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  2. It seems to be popular for new moms to teach their little ones signing. My dg-in-law did then wondering why her child not 2 years old wasn't speaking more. Well, he didn't need to...lol!

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    1. We used signing with our kids and Guy especially learned to talk well and early...even identifying all of his letters by 18 months. Kids love to sign!

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  3. What an awesome post and I think you have some excellent ideas for Primary. I am the Sunbeam teacher and I loved these ideas and will share them.
    Blessings for this one!

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  4. wondering if the LDS's church handbook for the LDS signs is still available in hardcopy. I was only able to find it as a digitial when I took the ASL classes. Our signs are slightly different, sometimes, than ASL.

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    1. I agree, that would be wonderful. In looking online I could only see the primary hymns in ASL (video form) I'm sure one could pick up a lot of gospel-specific ASL signs from those videos. When I was at the distribution center there seemed to be quite a few ASL resources. I will have to check again.

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  5. There is also a signed dictionary on lds.org under disability teaching. FYI

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    1. Thank you! I was looking for one and wasn't able to locate it...this is great. I will add it to the post, thank you!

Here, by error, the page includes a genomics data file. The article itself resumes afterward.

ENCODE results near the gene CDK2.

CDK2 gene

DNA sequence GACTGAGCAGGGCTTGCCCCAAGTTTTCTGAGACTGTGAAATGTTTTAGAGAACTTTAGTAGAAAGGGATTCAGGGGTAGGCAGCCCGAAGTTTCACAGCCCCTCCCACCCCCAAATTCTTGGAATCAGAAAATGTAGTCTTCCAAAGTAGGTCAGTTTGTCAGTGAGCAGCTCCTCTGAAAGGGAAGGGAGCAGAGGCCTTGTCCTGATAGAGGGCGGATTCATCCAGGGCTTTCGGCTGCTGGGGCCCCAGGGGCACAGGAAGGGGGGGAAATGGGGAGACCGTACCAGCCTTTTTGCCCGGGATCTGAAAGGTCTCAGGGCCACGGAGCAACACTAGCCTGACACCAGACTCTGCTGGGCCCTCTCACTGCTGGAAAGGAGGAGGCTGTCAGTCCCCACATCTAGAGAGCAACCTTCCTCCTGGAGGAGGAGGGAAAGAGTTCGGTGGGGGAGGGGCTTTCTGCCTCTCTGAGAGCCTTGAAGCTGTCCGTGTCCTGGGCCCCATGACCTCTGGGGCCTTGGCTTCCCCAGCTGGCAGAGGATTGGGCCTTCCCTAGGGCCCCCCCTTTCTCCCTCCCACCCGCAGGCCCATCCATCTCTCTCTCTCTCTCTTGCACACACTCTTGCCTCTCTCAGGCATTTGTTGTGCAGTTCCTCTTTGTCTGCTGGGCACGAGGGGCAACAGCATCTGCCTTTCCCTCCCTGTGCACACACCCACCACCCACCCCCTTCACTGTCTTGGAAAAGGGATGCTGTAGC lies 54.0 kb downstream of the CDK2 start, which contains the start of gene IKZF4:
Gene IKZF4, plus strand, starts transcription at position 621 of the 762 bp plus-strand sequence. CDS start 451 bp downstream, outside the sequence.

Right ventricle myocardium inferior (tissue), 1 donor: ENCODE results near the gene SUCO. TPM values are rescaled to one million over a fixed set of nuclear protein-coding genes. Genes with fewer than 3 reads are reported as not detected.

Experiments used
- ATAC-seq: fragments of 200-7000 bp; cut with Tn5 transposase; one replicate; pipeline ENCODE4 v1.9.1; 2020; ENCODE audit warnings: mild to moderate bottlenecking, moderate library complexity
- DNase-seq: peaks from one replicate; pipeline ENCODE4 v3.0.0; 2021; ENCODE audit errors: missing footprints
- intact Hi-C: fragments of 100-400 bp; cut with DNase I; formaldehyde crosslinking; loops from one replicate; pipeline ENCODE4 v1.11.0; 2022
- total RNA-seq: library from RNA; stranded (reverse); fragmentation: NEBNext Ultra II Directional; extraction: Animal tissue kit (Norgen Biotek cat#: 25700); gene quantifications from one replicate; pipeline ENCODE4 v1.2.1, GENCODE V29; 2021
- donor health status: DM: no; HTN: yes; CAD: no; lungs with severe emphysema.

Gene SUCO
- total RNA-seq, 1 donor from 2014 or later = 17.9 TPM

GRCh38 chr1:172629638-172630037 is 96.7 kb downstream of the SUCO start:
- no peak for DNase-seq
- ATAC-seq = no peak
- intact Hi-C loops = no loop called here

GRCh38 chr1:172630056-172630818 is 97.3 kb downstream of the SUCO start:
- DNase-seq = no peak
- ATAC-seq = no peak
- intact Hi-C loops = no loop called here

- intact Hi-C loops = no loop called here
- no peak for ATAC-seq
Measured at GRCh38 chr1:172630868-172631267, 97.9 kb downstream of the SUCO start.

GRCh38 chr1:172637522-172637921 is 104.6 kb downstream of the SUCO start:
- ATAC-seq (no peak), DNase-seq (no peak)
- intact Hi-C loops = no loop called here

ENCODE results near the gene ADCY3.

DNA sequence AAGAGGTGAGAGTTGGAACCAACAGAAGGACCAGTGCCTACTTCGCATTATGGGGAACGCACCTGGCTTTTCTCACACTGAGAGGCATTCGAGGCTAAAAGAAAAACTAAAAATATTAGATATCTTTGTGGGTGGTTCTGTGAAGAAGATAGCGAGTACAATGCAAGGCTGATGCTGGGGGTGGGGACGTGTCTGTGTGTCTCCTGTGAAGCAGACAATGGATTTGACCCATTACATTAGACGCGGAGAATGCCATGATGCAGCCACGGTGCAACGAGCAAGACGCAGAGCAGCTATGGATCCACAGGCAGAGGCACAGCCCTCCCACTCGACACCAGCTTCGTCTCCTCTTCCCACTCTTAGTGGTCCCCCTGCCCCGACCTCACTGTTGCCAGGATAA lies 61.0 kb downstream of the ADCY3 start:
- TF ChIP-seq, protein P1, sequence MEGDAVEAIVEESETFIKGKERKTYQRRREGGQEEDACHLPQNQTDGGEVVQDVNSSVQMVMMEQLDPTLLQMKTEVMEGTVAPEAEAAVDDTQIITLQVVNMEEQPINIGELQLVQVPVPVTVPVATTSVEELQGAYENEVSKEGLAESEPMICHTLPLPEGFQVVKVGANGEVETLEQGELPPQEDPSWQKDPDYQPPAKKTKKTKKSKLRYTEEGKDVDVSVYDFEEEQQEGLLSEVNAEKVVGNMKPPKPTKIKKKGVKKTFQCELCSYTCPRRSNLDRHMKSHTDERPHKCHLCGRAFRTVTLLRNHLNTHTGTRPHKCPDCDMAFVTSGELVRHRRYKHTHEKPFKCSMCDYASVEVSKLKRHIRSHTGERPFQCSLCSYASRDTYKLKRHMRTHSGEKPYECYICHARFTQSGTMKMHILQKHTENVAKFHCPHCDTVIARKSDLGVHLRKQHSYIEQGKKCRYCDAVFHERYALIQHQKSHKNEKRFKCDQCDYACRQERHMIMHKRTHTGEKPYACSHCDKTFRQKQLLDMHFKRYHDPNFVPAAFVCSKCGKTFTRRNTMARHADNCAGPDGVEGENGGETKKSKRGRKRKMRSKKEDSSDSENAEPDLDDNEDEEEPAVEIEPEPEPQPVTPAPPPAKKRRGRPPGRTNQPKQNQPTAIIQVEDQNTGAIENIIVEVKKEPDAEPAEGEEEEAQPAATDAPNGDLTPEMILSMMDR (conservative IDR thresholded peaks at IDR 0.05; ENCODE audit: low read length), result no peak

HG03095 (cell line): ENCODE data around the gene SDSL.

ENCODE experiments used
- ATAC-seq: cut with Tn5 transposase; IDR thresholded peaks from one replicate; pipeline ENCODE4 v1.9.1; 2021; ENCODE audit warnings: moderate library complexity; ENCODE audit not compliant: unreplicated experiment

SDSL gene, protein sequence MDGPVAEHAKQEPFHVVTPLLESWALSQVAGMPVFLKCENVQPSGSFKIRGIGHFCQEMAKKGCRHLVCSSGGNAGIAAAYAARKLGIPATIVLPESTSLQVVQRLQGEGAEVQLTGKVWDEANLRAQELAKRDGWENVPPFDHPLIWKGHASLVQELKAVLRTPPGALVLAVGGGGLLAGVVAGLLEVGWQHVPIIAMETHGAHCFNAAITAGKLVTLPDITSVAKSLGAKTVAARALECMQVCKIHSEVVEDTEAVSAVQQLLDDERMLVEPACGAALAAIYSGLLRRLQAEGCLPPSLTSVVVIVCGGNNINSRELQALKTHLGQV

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  6. When I was primary chorister I incorporated a lot of signs as I taught the kids the songs. I felt that it helped them learn songs faster because creating muscle memories strengthened their neural pathways. I also found that our singing was more spiritually powerful because we were "singing" with our bodies as well as our mouths.

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    1. I wholeheartedly understand how that would be very spiritual! Awesome!

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  7. We've faced inclusion issues in our ward already with our 7th child, Mason. He's 2 and a perfectly typical, smart, talkative, mischievious little boy. He also has spina bifida and uses a wheelchair because his legs are paralyzed. Nursery has been a challenge (when toys are dumped everywhere he can't go anywhere with his wheelchair, most of the activity songs they were in the habit of singing involved getting up and walking around, when he's on the floor children step on him and he can't feel it so he needs watched closely to make sure nobody accidentally breaks his legs whose bones are not as strong as a typical child's, and on and on). We're working with his leaders to learn how to make every child welcome in Primary! It's an adventure for sure. We love ASL and often use it when learning things at home.